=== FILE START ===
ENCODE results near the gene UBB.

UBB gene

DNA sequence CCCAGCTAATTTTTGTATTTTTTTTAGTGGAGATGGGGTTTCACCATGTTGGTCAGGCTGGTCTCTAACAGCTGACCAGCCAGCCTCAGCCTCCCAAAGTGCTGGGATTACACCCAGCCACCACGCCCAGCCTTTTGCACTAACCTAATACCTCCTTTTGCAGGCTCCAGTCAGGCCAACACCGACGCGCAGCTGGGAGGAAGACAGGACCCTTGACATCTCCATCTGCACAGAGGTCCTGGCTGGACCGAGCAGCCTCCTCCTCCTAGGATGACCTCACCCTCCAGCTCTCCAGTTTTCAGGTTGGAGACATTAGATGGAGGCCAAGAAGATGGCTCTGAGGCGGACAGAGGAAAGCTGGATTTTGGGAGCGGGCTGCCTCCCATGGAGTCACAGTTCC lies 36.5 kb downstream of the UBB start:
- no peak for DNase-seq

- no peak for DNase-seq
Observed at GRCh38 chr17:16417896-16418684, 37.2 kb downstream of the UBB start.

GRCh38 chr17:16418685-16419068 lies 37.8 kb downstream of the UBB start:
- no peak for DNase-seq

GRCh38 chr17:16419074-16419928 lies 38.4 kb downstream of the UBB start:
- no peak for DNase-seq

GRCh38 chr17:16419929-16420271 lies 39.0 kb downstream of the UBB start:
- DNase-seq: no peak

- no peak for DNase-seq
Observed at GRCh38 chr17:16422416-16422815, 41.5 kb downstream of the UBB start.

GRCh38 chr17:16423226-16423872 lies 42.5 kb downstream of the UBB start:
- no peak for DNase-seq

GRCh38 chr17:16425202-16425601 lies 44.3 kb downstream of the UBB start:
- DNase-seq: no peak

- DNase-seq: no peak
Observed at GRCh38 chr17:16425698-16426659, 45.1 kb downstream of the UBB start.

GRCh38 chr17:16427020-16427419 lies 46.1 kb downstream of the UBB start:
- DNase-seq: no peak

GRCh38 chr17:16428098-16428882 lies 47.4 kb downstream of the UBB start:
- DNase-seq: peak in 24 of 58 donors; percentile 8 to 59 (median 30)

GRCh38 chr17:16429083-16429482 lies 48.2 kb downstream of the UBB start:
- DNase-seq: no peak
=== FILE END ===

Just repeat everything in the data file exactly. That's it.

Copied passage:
ENCODE results near the gene UBB.

UBB gene

DNA sequence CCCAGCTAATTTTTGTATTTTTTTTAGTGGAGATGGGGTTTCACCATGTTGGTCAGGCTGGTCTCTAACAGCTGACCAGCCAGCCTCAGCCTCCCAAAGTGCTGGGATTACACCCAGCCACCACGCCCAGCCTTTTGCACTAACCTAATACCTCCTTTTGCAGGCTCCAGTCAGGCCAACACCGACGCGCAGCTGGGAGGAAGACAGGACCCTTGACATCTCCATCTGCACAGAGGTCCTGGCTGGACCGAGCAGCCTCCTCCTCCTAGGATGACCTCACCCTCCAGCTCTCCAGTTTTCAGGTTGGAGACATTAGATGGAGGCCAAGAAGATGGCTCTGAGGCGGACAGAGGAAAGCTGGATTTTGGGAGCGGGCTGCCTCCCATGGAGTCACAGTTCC lies 36.5 kb downstream of the UBB start:
- no peak for DNase-seq

- no peak for DNase-seq
Observed at GRCh38 chr17:16417896-16418684, 37.2 kb downstream of the UBB start.

GRCh38 chr17:16418685-16419068 lies 37.8 kb downstream of the UBB start:
- no peak for DNase-seq

GRCh38 chr17:16419074-16419928 lies 38.4 kb downstream of the UBB start:
- no peak for DNase-seq

GRCh38 chr17:16419929-16420271 lies 39.0 kb downstream of the UBB start:
- DNase-seq: no peak

- no peak for DNase-seq
Observed at GRCh38 chr17:16422416-16422815, 41.5 kb downstream of the UBB start.

GRCh38 chr17:16423226-16423872 lies 42.5 kb downstream of the UBB start:
- no peak for DNase-seq

GRCh38 chr17:16425202-16425601 lies 44.3 kb downstream of the UBB start:
- DNase-seq: no peak

- DNase-seq: no peak
Observed at GRCh38 chr17:16425698-16426659, 45.1 kb downstream of the UBB start.

GRCh38 chr17:16427020-16427419 lies 46.1 kb downstream of the UBB start:
- DNase-seq: no peak

GRCh38 chr17:16428098-16428882 lies 47.4 kb downstream of the UBB start:
- DNase-seq: peak in 24 of 58 donors; percentile 8 to 59 (median 30)

GRCh38 chr17:16429083-16429482 lies 48.2 kb downstream of the UBB start:
- DNase-seq: no peak